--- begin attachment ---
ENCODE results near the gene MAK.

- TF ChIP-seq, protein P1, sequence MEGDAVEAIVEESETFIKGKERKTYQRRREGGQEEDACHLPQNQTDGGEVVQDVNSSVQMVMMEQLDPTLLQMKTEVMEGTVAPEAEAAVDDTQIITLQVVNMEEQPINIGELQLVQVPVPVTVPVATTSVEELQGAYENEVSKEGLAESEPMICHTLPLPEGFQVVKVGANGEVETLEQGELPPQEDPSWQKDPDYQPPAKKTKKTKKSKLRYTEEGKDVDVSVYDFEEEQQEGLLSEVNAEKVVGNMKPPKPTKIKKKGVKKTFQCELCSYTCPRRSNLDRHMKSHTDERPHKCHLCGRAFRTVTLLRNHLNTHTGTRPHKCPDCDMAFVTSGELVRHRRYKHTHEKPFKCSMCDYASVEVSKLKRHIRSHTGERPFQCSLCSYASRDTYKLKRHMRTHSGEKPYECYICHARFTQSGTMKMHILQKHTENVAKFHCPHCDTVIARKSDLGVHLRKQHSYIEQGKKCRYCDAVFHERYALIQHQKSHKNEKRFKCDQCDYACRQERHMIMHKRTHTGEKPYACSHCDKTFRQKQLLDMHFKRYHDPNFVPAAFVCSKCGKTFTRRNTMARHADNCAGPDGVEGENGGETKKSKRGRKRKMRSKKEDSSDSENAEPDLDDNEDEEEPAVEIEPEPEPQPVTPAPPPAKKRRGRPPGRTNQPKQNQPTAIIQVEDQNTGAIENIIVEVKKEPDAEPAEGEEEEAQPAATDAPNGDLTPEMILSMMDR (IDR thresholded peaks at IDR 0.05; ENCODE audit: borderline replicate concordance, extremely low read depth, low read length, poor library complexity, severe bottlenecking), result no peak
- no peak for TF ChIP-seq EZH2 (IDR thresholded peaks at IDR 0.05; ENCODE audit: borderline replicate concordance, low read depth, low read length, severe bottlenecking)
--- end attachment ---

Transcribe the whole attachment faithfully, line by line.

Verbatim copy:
ENCODE results near the gene MAK.

- TF ChIP-seq, protein P1, sequence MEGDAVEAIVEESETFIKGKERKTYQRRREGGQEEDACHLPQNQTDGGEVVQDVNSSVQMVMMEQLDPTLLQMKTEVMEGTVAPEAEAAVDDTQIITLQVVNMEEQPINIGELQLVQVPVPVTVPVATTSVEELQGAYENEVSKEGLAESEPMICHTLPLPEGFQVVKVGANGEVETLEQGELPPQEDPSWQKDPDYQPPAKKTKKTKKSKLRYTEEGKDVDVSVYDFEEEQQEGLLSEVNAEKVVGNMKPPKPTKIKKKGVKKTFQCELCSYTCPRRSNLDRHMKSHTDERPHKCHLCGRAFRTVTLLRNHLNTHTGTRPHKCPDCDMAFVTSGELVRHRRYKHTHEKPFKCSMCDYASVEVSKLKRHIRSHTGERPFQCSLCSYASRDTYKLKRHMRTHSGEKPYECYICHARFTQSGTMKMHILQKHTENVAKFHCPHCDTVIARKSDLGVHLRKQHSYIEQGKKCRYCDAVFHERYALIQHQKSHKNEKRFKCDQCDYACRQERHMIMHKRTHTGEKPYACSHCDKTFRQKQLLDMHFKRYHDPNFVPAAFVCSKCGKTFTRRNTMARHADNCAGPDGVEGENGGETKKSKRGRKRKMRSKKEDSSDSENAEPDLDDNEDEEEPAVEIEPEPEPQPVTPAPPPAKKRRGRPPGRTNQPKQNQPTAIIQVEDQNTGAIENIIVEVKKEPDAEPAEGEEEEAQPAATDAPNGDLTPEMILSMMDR (IDR thresholded peaks at IDR 0.05; ENCODE audit: borderline replicate concordance, extremely low read depth, low read length, poor library complexity, severe bottlenecking), result no peak
- no peak for TF ChIP-seq EZH2 (IDR thresholded peaks at IDR 0.05; ENCODE audit: borderline replicate concordance, low read depth, low read length, severe bottlenecking)